“To find otherwise would mean that a contract with our state government has no meaning and that the citizens of our state can place no trust in the work of our Legislature,” Fulford wrote. “Those are findings this court refuses to make.”
Fulford’s ruling means public workers who were hired before July 1, 2011, will be entitled to be reimbursed for their 3 percent contributions. Workers hired after that date will continue to have to contribute 3 percent of their pay because they were hired after the law took effect.
The lawsuit was filed by firefighters, police officers, teachers, state workers, university employees and other public employees and their unions.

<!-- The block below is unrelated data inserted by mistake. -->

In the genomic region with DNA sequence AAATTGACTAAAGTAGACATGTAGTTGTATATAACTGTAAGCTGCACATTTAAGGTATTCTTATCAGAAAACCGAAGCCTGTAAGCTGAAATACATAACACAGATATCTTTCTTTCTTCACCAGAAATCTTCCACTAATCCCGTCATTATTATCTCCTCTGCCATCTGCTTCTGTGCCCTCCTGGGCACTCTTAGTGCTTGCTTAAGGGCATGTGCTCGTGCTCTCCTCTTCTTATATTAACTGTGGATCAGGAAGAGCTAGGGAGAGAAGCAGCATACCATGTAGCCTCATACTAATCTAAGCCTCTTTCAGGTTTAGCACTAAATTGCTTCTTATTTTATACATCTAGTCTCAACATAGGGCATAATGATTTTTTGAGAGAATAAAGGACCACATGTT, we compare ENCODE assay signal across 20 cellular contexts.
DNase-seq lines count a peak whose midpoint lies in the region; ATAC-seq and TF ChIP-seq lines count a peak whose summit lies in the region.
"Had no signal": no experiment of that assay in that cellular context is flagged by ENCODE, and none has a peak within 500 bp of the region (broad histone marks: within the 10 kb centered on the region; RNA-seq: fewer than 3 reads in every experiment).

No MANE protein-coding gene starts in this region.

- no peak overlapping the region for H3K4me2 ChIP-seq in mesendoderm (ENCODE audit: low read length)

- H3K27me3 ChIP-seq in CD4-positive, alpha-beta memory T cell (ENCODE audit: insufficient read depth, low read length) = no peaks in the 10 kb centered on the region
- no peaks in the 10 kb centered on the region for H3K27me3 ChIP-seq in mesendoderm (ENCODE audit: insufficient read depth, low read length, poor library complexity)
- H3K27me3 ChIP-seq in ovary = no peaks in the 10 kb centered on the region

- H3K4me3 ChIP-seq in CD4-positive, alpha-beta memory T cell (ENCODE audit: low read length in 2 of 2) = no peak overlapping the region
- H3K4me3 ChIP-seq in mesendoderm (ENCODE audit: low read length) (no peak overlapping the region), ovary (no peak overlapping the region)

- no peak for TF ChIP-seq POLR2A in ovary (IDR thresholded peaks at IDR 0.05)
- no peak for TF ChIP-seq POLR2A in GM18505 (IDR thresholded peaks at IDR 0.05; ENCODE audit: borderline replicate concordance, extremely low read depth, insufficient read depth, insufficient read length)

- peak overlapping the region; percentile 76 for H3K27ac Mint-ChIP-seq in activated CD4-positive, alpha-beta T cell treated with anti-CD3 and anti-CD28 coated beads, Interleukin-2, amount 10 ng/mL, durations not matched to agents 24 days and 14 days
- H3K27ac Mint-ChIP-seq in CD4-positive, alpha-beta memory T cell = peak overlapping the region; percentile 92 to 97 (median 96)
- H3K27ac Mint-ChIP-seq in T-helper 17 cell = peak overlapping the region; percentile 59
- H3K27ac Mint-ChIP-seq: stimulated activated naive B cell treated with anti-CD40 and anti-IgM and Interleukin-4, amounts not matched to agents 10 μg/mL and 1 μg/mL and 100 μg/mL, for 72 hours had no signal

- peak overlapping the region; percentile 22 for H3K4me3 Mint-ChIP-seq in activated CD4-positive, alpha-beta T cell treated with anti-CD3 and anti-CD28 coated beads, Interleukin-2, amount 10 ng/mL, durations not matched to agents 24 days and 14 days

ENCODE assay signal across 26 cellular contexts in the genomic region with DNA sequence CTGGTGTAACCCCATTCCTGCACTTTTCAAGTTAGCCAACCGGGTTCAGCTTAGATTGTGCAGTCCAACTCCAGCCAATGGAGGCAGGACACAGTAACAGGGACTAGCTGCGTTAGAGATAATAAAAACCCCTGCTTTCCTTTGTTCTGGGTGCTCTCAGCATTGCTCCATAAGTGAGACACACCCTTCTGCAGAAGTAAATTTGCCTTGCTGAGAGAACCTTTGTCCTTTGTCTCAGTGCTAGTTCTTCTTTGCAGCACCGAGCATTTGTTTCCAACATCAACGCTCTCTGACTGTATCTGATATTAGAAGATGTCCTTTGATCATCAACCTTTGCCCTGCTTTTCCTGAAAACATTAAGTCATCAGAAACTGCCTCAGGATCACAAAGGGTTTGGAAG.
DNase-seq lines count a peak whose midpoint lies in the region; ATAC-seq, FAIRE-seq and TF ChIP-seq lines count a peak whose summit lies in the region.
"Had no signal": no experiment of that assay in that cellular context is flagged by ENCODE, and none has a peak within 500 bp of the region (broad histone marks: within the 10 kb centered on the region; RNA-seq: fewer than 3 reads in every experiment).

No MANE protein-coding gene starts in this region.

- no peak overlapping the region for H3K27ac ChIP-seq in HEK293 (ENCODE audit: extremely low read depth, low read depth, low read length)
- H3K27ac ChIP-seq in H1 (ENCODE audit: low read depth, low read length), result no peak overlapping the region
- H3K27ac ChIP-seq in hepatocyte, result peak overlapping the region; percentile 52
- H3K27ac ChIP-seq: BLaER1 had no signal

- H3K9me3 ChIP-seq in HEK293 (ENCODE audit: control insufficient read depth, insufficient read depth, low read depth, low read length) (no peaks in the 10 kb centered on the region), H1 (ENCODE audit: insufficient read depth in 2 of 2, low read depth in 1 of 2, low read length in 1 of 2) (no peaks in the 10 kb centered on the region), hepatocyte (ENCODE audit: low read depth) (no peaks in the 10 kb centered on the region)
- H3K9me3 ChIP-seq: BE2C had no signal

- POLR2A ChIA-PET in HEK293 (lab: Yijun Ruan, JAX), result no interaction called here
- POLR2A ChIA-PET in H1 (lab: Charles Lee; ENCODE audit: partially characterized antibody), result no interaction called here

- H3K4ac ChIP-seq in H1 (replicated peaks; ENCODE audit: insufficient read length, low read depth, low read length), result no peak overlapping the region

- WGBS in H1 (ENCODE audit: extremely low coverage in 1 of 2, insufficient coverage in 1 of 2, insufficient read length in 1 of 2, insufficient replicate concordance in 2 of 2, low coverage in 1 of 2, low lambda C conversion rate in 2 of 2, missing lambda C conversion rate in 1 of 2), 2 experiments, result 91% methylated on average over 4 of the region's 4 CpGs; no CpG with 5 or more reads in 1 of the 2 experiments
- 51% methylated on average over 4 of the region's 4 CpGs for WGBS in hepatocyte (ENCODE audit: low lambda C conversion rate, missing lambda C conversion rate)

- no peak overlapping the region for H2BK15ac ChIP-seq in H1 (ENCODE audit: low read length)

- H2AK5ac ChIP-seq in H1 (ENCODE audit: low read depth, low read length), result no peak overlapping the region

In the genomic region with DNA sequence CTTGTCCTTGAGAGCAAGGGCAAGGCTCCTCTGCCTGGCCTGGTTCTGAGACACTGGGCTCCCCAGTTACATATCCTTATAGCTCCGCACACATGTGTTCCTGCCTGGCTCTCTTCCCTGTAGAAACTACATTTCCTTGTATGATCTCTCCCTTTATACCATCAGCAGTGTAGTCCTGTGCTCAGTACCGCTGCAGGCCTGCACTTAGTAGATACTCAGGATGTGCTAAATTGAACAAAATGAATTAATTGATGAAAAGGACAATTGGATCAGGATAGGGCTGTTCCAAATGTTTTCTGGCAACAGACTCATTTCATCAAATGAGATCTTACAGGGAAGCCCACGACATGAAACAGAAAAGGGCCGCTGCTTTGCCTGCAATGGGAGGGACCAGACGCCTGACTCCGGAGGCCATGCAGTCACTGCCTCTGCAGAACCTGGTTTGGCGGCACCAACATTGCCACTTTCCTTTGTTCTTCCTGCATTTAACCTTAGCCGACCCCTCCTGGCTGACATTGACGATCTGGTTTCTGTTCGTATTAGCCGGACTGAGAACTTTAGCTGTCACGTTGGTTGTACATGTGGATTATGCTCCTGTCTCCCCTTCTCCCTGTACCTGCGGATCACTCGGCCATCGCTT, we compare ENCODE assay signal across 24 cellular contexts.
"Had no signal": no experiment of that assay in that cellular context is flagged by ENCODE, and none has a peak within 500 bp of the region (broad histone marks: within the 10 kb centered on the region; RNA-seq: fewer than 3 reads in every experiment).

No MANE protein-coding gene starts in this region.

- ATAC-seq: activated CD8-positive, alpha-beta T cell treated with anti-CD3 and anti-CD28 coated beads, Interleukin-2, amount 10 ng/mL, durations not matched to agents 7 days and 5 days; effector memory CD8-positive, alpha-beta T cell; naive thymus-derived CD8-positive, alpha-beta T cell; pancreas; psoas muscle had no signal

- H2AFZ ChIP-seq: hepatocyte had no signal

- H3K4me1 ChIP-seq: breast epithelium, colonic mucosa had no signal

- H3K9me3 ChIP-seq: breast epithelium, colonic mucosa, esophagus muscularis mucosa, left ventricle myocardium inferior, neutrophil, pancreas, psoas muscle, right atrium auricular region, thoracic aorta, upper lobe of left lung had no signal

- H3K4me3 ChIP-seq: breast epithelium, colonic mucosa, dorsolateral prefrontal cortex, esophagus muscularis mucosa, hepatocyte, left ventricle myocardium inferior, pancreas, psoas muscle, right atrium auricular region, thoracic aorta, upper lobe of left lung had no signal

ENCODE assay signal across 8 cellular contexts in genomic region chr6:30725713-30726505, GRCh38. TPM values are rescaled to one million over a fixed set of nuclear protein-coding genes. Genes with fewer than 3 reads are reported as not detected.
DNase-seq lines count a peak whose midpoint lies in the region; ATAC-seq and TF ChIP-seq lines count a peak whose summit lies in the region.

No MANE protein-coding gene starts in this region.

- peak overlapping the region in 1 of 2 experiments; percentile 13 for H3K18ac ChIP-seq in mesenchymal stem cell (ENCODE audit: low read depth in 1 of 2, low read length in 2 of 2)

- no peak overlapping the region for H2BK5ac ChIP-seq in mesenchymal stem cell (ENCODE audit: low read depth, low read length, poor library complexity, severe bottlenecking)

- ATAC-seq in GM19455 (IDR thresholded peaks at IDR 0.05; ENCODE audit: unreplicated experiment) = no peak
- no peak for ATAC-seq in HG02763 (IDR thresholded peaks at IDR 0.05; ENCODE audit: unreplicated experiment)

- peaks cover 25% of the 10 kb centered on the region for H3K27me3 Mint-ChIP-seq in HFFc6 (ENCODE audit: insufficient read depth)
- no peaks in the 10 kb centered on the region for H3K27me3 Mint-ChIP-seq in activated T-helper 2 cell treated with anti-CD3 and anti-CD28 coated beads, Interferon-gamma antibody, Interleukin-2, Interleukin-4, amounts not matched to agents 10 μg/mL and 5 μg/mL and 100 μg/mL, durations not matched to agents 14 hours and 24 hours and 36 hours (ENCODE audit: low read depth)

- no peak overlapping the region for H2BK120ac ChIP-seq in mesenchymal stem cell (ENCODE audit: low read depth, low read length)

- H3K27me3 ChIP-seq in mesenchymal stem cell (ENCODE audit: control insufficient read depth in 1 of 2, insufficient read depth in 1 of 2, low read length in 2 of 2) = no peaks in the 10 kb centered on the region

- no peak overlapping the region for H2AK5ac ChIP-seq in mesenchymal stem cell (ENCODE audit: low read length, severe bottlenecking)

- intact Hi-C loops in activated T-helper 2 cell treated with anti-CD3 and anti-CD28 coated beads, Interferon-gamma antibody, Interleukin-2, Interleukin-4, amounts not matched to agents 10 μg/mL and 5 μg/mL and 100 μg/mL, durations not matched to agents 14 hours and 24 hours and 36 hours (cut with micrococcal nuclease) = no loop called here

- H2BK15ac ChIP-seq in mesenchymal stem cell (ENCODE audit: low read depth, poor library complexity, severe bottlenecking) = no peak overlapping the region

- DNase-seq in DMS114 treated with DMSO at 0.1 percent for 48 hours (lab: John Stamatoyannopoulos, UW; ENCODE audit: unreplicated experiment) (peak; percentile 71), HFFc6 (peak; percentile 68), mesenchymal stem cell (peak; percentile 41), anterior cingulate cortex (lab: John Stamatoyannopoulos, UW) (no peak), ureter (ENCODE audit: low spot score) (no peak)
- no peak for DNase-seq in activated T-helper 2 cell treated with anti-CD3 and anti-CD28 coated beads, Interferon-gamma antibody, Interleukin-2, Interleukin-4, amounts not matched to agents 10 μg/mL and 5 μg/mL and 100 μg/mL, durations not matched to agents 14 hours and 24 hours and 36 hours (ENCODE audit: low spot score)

Ron Meyer, a lawyer for the Florida Education Association, a teachers’ union, called the ruling “momentous.”
“This is a victory for the rule of law,” Meyer said. “The court said today that a promise is a promise. A contract is a contract. And even the governor and the Legislature have to live up to the covenants which they enter into.”
Marianne Capoziello, president of Polk Education Association said she is “thrilled, thrilled and thrilled about the judge’s ruling.”
“We anticipate an appeal, but we go forward with the faith that the court system will understand and afford the promises made to the public servants across the state of Florida,” she said.
Tony Blair, president of the American Federation of State, County and Municipal Employees, said he loves the judge’s ruling.
“Thank God we got the backbone and gumption to stand up to them (state officials) and do the right thing,” Blair said.